In our second Space Dandy interview, Mike talks to Bahi JD, an animator who started with animated GIFs and wound up working on Kids on the Slope!
Reviewby Alexander Harris
His and Her Circumstances
Kareshi Kanojo no Jijou
Have you ever wanted to walk into someone's mind and try and find the naughty bits? Apparently Hideaki Anno has. More on that to come.
First off, I'm going to set up a few borders now, as to eliminate the general riffraff and uninterested. Kareshi Kanojo no Jijou (typically translated as "His and Her Circumstances") has no giant, bad-ass looking mecha attempting to save (or destroy) the world; it has no large breasted, moronic females who have an uncanny desire to jump up and down for amusement; it has no exploding buildings, or sword duels, or car chases, or Super Europeans--er, Saiyans....
What the Hell DOES it have, then?
Characters. Specifically, character development. Hold on to something. This is an odd ride.
Take one Yukino Miyazawa: At very first glance, a model student. The very physical embodiment of young Japanese perfection. A beautiful, intelligent, athletic, sophisticated lady, who's utterly adored and worshiped by her classmates and teachers. And with good justification, too. She's always getting the highest grades, always doing the right thing, always thinking of others before herself. She had always been number one; the leader, the "go to" person, the brilliant one. She had made quite the name for herself in her school, and was easily on the fast track to a successful career in the elite upper hierarchy of Japanese society.
In actuality, Yukino, the "model student" is a complete and utter sham; a "mask," if you will. Her true person, the person only her family sees at home, is a scheming, petty, attention loving little girl. She soaks up praise and adoration like a psychotic sponge, and will gladly manipulate anyone or anything to get it. She spends hour upon hour studying, learning, remembering, just to see the look of respect and admiration in the eyes of her peers; just to hear the words "You're brilliant Miyazawa," from her teachers; just to get the highest score on the test so she can feel superior to everyone and everything. She even goes so far as to ask her family how they "can stand to be so normal?" Indeed; it appears that Miyazawa is so set in her ways and so addicted to praise that she will spend the rest of her life like this....until....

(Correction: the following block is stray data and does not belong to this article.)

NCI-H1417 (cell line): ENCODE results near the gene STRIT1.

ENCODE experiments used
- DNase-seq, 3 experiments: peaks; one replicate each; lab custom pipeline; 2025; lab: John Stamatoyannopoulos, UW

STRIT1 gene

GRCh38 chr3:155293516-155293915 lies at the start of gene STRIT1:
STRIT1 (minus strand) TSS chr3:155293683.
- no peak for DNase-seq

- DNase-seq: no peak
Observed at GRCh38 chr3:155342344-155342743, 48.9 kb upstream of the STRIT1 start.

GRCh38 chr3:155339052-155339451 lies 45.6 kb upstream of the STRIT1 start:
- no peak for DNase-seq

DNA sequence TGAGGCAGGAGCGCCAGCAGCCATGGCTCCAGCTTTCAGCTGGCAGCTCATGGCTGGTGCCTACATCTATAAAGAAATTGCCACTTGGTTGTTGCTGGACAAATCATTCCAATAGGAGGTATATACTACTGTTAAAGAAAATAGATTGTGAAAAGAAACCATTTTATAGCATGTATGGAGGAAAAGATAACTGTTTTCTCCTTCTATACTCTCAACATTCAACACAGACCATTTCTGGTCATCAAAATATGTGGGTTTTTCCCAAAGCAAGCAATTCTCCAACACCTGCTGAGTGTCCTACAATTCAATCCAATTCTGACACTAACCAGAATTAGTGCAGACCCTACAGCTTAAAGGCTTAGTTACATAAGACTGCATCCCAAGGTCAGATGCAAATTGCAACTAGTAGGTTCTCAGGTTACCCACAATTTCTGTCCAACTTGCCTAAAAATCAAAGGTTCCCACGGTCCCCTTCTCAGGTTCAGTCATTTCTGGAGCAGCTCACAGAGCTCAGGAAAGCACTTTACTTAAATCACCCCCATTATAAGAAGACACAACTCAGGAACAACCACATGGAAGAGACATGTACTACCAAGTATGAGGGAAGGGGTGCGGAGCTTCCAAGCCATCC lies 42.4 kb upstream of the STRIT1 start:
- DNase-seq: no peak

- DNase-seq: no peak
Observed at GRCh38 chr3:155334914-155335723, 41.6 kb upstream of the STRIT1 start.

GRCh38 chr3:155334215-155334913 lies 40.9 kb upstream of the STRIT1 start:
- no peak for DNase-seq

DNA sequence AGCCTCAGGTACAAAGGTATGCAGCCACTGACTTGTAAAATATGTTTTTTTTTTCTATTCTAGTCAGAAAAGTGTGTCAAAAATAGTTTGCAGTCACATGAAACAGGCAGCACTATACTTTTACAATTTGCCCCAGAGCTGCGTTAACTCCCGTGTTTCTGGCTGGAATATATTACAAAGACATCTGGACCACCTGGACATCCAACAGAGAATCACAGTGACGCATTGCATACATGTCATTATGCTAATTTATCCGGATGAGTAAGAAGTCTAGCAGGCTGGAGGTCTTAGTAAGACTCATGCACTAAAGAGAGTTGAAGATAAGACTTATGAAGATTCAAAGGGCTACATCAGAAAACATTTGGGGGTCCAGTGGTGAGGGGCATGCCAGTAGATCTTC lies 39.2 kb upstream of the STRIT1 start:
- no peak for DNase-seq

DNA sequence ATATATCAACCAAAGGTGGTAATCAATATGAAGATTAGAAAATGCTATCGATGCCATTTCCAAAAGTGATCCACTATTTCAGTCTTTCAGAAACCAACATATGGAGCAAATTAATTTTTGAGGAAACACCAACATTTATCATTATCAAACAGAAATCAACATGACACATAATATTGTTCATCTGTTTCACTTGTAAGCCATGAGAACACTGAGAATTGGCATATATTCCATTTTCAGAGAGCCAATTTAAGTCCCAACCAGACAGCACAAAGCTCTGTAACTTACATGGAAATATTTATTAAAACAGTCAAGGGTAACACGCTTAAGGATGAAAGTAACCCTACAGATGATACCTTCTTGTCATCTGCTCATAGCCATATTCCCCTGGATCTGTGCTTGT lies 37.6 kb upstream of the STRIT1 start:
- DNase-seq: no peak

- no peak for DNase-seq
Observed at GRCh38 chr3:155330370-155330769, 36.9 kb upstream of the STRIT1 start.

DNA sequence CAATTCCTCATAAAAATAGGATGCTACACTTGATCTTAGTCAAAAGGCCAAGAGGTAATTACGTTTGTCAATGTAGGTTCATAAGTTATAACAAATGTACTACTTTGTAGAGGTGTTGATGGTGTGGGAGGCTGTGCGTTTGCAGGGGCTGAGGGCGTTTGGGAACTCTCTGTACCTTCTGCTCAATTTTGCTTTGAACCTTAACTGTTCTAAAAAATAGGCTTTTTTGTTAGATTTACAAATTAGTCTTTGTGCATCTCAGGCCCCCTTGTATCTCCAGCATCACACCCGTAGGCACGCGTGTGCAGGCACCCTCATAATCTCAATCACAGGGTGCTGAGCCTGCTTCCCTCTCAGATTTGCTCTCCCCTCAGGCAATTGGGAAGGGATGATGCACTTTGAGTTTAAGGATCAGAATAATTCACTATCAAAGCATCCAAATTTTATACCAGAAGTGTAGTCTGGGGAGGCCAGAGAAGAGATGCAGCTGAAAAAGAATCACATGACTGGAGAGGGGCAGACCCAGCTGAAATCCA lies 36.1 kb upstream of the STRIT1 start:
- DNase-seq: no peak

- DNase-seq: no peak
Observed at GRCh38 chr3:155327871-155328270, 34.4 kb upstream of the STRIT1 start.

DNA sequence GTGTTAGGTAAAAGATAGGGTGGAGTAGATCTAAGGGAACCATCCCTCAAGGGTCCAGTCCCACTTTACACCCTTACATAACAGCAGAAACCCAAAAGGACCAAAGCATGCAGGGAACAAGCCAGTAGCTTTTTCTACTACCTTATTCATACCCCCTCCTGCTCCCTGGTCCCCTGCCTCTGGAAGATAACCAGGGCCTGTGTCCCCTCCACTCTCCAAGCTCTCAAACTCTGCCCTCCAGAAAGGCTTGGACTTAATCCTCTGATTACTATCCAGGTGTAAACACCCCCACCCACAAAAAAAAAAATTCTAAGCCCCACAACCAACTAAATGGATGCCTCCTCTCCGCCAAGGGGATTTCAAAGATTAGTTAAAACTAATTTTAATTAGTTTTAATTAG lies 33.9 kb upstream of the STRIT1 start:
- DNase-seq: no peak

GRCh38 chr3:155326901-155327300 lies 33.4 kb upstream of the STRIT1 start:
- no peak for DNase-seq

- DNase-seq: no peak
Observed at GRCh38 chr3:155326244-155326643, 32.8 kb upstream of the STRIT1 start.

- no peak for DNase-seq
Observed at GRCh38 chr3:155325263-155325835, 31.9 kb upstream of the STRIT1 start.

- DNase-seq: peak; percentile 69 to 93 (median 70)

She had wanted to debut in high school with the highest entry exam grade--hence, allowing her to represent the class and to make a strong first impression. But she came in second; a VERY strong blow to her ego. She tries to soften the buffet by claiming whoever had the highest score must be a hideous, ugly ultra-geek with no life, thereby taking away a lot of the shock of "losing the battle," as she sees it. And then she sees who did come in first.
Souijurio Arima. Again, model student. Handsome, athletic, brilliant, etc. Miyazawa strongly resents the fact that Arima came from absolutely nowhere and stole her precious thunder. Once school starts, he also begins to do it everyday during class, too! No longer do students go to her when they need help. No longer is she worshiped and she alone. No longer do people say ONLY her name with respect and awe anymore. What makes it even worse is that Arima is a very attractive guy, and the females of the school will gladly abandon Miyazawa to watch and drool over him as he plays a soccer game, or runs track, or even simply walks by while minding his own business.